The average high school soccer player will run 4 or 5 miles in a given match.
To equal that distance at her other job, Heritage senior Morgan Thomas would have to sprint from one end of the school’s gym floor to the other, then back again, 147 times.
That kind of mileage can do wonders for your footwork.
If you’re fast enough, it can also get you a Division I scholarship.
Thomas will sign a National Letter of Intent to play college soccer at East Tennessee State University on National Signing Day early next month. That it’s soccer and not basketball that will pay for his point guard’s college education is really no surprise, Lady Mountaineer coach Rick Howard said.
“She’s one of the best soccer players anywhere around here,” he said.
An elite club team player, Thomas has never played soccer at the high school. She got her start with a Knoxville-area team at age 5 - before Heritage even had a girls’ soccer team - and simply stayed put.
By high school, Thomas had become a talented, playmaking forward on the club scene, one who could really accelerate. She was also becoming devilishly fast on the basketball court, a fact not lost on Howard.
“I saw how quick she was. I thought I could make a player out of her,” he said.
Soccer was her first love, Thomas said. During her freshman season at Heritage, she shared the backcourt on the hardwood with former Lady Mountaineer Cait McMahan at times. That season convinced her there was room for basketball, too, Thomas said.
“Playing with Cait made me realize how much fun it could be,” she said.
Soccer helped in a big way in improving her court sense for hoops, Thomas said.
“I think playing soccer has really helped my defense in basketball,” she said. “In soccer, you have to move your feet.”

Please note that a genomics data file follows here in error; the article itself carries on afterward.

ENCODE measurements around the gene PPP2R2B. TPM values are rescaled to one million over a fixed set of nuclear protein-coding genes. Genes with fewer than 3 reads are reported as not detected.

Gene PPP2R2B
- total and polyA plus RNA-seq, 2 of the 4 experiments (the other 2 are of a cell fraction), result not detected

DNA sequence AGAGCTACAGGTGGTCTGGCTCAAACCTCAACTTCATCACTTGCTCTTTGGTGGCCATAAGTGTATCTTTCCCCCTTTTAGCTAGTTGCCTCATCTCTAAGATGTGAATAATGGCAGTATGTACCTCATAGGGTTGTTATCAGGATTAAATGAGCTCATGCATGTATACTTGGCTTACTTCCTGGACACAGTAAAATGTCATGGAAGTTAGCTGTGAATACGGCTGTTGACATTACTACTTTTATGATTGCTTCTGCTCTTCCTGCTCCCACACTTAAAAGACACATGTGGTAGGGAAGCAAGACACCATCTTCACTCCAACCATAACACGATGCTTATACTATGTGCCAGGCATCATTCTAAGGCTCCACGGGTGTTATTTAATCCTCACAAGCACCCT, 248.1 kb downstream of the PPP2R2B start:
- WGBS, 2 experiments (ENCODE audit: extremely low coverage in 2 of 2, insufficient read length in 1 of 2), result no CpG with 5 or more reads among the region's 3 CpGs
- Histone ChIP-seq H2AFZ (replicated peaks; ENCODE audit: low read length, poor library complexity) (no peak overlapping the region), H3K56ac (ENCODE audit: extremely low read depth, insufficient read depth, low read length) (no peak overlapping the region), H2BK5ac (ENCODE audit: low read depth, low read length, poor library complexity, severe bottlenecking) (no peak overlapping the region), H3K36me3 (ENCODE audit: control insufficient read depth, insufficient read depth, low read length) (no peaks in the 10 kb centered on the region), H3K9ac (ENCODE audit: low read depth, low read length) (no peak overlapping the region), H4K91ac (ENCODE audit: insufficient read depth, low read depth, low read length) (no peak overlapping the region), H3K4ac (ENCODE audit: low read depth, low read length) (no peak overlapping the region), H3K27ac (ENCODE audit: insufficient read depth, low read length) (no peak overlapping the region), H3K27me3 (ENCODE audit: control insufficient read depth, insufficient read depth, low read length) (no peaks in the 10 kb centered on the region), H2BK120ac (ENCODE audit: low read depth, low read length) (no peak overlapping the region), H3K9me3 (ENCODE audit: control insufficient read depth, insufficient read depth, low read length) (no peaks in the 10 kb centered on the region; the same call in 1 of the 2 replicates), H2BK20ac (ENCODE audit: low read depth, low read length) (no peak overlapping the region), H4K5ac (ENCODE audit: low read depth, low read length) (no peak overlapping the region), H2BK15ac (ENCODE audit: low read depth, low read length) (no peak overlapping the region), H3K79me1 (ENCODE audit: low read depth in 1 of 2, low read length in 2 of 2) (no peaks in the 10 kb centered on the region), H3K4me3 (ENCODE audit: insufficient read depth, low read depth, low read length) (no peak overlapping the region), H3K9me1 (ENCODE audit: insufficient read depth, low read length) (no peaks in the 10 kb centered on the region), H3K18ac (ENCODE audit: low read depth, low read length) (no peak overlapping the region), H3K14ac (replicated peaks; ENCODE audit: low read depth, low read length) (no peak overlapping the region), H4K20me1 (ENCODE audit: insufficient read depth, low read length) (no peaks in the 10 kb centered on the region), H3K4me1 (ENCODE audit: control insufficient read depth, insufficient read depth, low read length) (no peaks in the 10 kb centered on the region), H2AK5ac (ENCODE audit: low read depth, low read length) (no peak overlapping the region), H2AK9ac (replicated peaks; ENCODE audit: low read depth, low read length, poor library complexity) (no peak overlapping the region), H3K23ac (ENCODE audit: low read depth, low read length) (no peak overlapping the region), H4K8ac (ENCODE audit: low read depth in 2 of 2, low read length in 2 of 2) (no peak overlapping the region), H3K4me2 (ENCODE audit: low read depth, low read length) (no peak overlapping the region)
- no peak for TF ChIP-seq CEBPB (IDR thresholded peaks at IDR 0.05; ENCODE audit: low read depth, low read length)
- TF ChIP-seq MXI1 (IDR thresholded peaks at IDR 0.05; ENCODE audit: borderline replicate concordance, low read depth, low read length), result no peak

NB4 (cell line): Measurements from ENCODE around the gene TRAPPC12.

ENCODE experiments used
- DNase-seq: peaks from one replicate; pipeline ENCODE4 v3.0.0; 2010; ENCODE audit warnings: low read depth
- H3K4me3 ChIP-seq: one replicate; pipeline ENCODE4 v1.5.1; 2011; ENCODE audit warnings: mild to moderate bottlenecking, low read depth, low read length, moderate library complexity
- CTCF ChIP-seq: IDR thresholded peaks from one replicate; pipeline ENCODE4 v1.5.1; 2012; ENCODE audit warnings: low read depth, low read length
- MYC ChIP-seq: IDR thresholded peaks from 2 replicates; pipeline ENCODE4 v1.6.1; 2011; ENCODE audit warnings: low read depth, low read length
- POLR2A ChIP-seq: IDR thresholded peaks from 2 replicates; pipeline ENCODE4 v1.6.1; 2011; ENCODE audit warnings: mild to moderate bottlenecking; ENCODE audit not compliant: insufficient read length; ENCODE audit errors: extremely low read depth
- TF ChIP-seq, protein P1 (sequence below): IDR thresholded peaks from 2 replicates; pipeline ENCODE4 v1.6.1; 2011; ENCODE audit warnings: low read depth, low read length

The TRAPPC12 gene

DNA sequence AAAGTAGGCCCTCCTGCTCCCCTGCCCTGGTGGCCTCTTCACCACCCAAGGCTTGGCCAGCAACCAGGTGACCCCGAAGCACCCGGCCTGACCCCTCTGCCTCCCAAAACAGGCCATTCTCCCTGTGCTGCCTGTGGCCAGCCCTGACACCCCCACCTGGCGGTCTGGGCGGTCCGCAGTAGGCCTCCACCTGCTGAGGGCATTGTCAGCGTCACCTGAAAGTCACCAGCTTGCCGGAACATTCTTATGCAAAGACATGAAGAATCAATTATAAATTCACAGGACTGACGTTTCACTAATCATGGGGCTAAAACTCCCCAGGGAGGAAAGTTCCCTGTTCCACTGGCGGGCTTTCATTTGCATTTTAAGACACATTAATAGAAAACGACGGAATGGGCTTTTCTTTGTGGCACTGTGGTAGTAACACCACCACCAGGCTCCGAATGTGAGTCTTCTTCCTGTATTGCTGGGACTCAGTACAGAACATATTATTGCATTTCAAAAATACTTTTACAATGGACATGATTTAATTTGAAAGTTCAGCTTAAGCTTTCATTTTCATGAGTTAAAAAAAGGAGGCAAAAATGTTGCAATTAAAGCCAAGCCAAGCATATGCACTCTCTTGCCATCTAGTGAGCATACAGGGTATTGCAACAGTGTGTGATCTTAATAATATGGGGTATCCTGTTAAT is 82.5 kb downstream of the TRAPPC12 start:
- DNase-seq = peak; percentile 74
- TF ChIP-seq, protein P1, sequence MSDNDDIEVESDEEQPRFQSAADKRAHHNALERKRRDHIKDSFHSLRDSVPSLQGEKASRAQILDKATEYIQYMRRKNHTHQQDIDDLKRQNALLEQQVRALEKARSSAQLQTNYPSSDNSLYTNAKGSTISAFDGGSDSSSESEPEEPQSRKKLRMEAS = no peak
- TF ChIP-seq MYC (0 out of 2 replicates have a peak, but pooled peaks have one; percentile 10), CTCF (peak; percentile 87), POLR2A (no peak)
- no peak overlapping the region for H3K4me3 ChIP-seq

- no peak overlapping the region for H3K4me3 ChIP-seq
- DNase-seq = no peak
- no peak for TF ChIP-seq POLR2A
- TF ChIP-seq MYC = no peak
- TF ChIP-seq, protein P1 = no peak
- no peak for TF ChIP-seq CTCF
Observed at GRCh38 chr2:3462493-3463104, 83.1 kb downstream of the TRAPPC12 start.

As a byproduct, the Lady Mountaineer basketball team (18-5, 7-3) got a point guard who was great in traffic, quick off the dribble and almost Jedi-like with her passing.
“She handles the ball well,” Howard said. “She’s so quick, she does a great job of breaking down pressure.”
Thomas, averaging 7.2 points and 3.2 assists per game, meshes with shooters Lauren Burnett and Kelly Brackett and freshman center Miranda Maples to give Heritage a balanced, versatile attack.
Burnett paces the district with a 15.8 points per game scoring average, with Brackett pumping in 10.7 points. Maples, a tall, athletic 6-footer, is adding eight points and 5.9 rebounds an outing around the basket.
Thomas provides the stitching, adding 2.4 steals per game on the defensive end. Off the drive on offense, there are few better.
“If they stop her, she’s got those kickouts (to Burnett and Brackett),” Howard said. “She (Thomas) can break anybody down. Her first step is as quick as anybody around.”
A showdown with fellow District 4AAA power Farragut looms for Heritage on Tuesday. The Lady Mountaineers and Lady Admirals are locked in a tie for second in the league standings. The winner likely secures a region berth, regardless of what happens in district tournament play.
Complicating things, Heritage must first visit a surging Lenoir City team on Friday.
“We’ve just got to step up and rebound,” Thomas said. “If we can rebound, it should be there for us.”
Bearden remains out front in 4AAA, an unbeaten 9-0 in district play. Paced by likely player of the year center Mary Hirst and shooter Rikki Sanders, the Lady Bulldogs aren’t going to be easy to catch down the stretch.
“They’ve got a tough, athletic team,” Howard said. “It’s not just the big girl.”
Heritage, Farragut and Maryville’s Lady Rebels each still have a shot at that all important second district seed and its automatic region berth. The third seed and below face a one-and-done scenario with a loss in their respective district openers.
“Having to play a play-in game in our district is tough,” Howard said.
Thomas said she has at times wondered what it would have been like to play for the Lady Mountaineer soccer team. With high school girls soccer played in the fall, the club game in the spring, it’s at least possible.
It just wouldn’t be right, Thomas said.
“Sometimes I wish I could (play for the high school),” she said. “but I wanted to give my focus to basketball and give it my best.”
The results speak for themselves.